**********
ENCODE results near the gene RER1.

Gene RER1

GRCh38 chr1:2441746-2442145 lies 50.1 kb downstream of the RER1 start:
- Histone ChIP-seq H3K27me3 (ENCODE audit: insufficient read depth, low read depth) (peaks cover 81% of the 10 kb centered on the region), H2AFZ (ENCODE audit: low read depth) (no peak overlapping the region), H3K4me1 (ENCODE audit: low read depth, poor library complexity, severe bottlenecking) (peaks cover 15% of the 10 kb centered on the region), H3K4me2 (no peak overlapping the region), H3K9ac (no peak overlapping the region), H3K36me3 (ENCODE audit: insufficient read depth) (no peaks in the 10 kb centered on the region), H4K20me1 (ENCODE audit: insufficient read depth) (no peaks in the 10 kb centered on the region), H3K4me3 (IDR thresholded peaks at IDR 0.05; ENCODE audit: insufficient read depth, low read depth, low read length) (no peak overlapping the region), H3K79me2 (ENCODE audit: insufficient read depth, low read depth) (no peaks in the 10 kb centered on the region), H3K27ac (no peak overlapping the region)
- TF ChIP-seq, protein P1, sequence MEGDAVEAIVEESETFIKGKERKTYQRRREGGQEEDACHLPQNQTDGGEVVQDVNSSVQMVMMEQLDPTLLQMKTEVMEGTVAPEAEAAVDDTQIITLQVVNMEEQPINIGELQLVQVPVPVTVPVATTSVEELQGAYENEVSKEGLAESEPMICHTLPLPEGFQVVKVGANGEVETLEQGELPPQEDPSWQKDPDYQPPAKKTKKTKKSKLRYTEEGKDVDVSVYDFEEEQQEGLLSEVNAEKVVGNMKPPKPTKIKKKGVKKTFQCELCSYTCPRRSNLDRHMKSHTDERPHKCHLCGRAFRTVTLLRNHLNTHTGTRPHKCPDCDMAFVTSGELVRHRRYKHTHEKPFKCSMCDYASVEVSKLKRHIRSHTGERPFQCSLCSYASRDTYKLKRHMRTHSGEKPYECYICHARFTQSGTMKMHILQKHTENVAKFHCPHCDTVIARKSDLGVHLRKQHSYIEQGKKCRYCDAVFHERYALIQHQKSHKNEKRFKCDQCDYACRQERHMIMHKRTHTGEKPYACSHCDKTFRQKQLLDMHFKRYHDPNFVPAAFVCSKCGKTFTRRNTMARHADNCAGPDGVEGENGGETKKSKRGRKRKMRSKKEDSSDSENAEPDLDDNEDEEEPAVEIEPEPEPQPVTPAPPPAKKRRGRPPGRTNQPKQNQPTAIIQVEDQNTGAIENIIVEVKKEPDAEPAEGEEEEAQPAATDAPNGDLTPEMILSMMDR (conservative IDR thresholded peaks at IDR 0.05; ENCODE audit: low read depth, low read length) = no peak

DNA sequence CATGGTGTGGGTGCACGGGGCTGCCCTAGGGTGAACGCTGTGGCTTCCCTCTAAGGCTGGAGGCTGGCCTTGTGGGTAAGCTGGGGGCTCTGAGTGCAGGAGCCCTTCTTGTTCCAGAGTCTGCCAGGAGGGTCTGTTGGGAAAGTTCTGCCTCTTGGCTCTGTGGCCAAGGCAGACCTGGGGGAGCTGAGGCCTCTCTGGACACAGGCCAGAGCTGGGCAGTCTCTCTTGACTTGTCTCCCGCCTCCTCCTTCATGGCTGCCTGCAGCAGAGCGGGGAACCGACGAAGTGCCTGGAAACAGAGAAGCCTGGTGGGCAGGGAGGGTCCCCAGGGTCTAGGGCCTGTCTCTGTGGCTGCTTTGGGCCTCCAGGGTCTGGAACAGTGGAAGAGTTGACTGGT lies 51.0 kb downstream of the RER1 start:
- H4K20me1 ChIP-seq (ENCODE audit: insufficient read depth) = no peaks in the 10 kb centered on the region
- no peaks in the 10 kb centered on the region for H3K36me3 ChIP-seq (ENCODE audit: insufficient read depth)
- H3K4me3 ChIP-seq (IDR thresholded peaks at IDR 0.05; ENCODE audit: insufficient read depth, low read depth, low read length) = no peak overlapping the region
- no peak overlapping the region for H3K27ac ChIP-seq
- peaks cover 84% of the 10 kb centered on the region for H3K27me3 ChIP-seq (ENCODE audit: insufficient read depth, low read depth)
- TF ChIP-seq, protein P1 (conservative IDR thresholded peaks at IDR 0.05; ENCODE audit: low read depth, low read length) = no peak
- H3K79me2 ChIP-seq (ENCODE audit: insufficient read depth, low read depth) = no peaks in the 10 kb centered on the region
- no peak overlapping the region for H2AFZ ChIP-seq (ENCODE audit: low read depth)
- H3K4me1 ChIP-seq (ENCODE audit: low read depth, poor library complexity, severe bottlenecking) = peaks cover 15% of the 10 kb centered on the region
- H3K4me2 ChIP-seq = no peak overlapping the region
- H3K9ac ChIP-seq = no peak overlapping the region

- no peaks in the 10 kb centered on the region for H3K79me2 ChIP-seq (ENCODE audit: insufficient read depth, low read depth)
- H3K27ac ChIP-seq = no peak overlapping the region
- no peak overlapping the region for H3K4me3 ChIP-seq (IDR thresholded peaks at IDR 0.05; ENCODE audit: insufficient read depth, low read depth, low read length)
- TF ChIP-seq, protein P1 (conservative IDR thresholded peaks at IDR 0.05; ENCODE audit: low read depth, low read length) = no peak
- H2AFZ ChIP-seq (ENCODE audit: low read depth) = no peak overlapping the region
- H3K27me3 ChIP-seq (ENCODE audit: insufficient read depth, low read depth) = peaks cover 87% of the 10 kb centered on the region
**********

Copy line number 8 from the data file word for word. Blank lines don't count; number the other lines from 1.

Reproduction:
- no peaks in the 10 kb centered on the region for H3K36me3 ChIP-seq (ENCODE audit: insufficient read depth)